PS I know this advice might sound a bit strange but CBD had instantaneous effects on her when she started getting anxious with some construction we were doing.
posted by bitdamaged at 12:04 AM on November 25, 2018 [2 favorites]


Thank you all for your kind words and suggestion. They were a measurable help to me as I made my decision-- which was to follow devrim's sensible advice and use the least warped pills.

Result: She slept through the night without incident. Our whole family was relieved and happy.

The first suggestion to call a pharmacist was a good one, and if I only thought of it earlier I might have been able to get in touch with the Costco pharmacy that issued the pills, but here in the rural northwest they close early on a Saturday. I will call on Monday as soon as I can to ask about the rest of the pills.

whowearsthepants's comment, from a person with experience in the same two medical issues, was particularly comforting.

Finally, bitdamaged, we live in a state where cannabis is legal, and make heavy use of it to manage chronic pain in a human family member, but so far haven't felt comfortable or found the right way to use it in a dog. In the boom after legalization, just finding CBD-heavy formulations continues to be a real challenge. We've had to change shops and suppliers several times. I'd really be interested in hearing exactly what you use with your dog and how you administer it.

Thank you all! Crisis averted.
posted by seasparrow at 6:32 PM on November 25, 2018


Might help tide you over. It’s helped with our dog when we were short on her meds. (She’s got epilepsy and has been on a gamut over the last few years including gabapenten).

bitdamaged, I just wanted to say how happy we've been with Daisy's final epilepsy cocktail, which consists of 800 mg of zonisamide, (300 mg at 6:00 am, 200 mg at 2:00 pm, and 300 mg at 10:00 pm) along with 4.4 mL of Potassium Bromide (which is only used for epilepsy in pets, not in humans). Very smart dog neurologists in Washington DC came up with the combination, and also suggested equivalent amounts of Keppra if Zonisamide was not available, but zonisamide has always been cheaper and available and we have never used anything else. Daisy weighed 78 pounds at the time she went on this drug cocktail, and it has been effective for 10 years. This information may be useful to you if you are still "on the gamut" looking for the best meds. Something to share with your vet, at least. Using a zonisamide coupon code from goodrx at a local pharmacy, and then ordering the bromide from a large online compounding pharmacy-- Wedgewood-- brings our total cost for her meds down to about $55-60 per month.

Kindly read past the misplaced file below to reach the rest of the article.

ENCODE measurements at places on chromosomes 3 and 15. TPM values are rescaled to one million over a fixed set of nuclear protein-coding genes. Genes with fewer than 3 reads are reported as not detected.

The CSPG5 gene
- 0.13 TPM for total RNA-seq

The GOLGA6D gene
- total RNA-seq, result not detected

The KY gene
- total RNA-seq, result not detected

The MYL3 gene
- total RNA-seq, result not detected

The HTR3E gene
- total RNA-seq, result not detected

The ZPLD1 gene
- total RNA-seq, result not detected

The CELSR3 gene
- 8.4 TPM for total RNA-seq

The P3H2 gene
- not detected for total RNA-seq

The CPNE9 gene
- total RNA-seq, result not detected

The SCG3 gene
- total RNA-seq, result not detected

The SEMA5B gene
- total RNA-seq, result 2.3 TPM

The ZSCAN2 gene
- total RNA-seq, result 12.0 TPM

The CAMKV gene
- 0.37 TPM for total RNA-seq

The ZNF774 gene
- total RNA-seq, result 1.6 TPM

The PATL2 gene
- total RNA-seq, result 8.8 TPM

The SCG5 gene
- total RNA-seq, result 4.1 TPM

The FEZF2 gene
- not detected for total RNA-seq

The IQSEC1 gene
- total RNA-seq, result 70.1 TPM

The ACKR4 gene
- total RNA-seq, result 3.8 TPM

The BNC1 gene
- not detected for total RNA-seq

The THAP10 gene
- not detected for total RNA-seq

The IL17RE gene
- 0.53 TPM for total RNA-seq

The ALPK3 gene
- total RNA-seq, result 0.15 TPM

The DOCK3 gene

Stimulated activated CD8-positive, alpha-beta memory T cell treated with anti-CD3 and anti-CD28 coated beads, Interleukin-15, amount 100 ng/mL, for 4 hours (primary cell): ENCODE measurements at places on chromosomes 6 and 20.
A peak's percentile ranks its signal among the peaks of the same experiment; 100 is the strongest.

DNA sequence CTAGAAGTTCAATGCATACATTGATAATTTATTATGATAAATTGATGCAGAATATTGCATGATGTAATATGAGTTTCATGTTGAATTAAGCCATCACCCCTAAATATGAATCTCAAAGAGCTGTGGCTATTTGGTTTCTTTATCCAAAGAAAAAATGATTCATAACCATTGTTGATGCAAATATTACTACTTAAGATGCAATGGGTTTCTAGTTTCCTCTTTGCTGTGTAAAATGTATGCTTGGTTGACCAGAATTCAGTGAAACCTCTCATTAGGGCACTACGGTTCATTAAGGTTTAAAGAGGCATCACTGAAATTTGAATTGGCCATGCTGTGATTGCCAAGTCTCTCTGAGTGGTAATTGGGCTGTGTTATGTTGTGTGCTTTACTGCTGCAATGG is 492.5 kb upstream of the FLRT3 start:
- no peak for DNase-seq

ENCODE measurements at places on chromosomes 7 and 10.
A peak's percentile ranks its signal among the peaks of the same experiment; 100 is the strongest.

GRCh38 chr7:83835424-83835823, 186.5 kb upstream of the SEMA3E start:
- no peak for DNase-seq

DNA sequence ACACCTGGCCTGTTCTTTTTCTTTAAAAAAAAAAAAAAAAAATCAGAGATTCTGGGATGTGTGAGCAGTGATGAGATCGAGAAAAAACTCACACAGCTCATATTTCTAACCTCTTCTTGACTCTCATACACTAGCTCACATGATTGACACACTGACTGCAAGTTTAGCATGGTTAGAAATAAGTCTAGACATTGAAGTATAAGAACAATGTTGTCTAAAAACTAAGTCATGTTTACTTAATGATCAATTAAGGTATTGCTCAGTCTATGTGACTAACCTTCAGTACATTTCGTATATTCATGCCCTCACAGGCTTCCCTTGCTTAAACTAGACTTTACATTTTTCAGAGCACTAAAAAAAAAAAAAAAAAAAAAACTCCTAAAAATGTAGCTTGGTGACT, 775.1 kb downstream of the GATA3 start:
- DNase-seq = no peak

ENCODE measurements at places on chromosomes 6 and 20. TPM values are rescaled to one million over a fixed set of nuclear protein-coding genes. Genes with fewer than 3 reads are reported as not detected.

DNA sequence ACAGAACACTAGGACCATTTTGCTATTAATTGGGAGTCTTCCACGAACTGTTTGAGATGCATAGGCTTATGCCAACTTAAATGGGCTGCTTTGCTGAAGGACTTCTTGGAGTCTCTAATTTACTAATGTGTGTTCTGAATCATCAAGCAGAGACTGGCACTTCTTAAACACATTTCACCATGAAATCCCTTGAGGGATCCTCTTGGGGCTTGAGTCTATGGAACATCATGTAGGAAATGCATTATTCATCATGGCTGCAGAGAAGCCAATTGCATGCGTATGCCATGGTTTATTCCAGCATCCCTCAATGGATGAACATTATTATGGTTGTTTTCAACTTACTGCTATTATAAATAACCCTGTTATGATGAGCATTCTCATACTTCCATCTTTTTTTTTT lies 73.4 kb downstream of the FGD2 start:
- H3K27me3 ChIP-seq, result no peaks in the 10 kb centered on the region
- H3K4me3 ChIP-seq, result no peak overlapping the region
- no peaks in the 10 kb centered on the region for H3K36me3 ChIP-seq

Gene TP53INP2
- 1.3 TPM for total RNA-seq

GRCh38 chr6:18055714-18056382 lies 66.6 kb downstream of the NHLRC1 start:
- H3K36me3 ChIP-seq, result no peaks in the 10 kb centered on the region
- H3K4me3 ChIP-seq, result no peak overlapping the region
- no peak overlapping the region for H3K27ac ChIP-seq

posted by seasparrow at 6:44 PM on November 25, 2018 [1 favorite]


Good info on the cocktail, we've just settled into a combo of Keppra and Phenobarbital (reduced the Pheno by adding the Keppra) thats been working really well.

I'm intrigued by your formula pricing however. I'll bring it up to our vet.

We get Treatables brand CBD Oil from our local Pet Food Express (CA based pet store). We get the droppers of oil and put a few drops on a cracker (number of drops is based on weight of dog, and strength of formulation) when needed.
posted by bitdamaged at 12:23 PM on November 26, 2018 [1 favorite]


« Older Looking For Speakers for Upcoming Buckminster...   |   Argon walks into a bar. Barkeep says, "We don't... Newer »

You are not logged in, either login or create an account to post comments